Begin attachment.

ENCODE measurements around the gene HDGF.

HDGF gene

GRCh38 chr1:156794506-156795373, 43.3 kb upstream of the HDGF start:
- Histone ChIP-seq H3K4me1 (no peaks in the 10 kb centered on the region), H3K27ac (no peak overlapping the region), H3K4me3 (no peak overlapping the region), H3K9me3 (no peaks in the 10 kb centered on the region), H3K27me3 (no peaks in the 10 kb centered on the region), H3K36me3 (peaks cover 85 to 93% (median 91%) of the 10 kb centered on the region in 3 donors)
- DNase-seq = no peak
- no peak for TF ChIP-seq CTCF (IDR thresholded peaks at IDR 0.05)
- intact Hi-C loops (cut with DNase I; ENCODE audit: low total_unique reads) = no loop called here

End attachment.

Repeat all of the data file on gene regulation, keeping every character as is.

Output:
ENCODE measurements around the gene HDGF.

HDGF gene

GRCh38 chr1:156794506-156795373, 43.3 kb upstream of the HDGF start:
- Histone ChIP-seq H3K4me1 (no peaks in the 10 kb centered on the region), H3K27ac (no peak overlapping the region), H3K4me3 (no peak overlapping the region), H3K9me3 (no peaks in the 10 kb centered on the region), H3K27me3 (no peaks in the 10 kb centered on the region), H3K36me3 (peaks cover 85 to 93% (median 91%) of the 10 kb centered on the region in 3 donors)
- DNase-seq = no peak
- no peak for TF ChIP-seq CTCF (IDR thresholded peaks at IDR 0.05)
- intact Hi-C loops (cut with DNase I; ENCODE audit: low total_unique reads) = no loop called here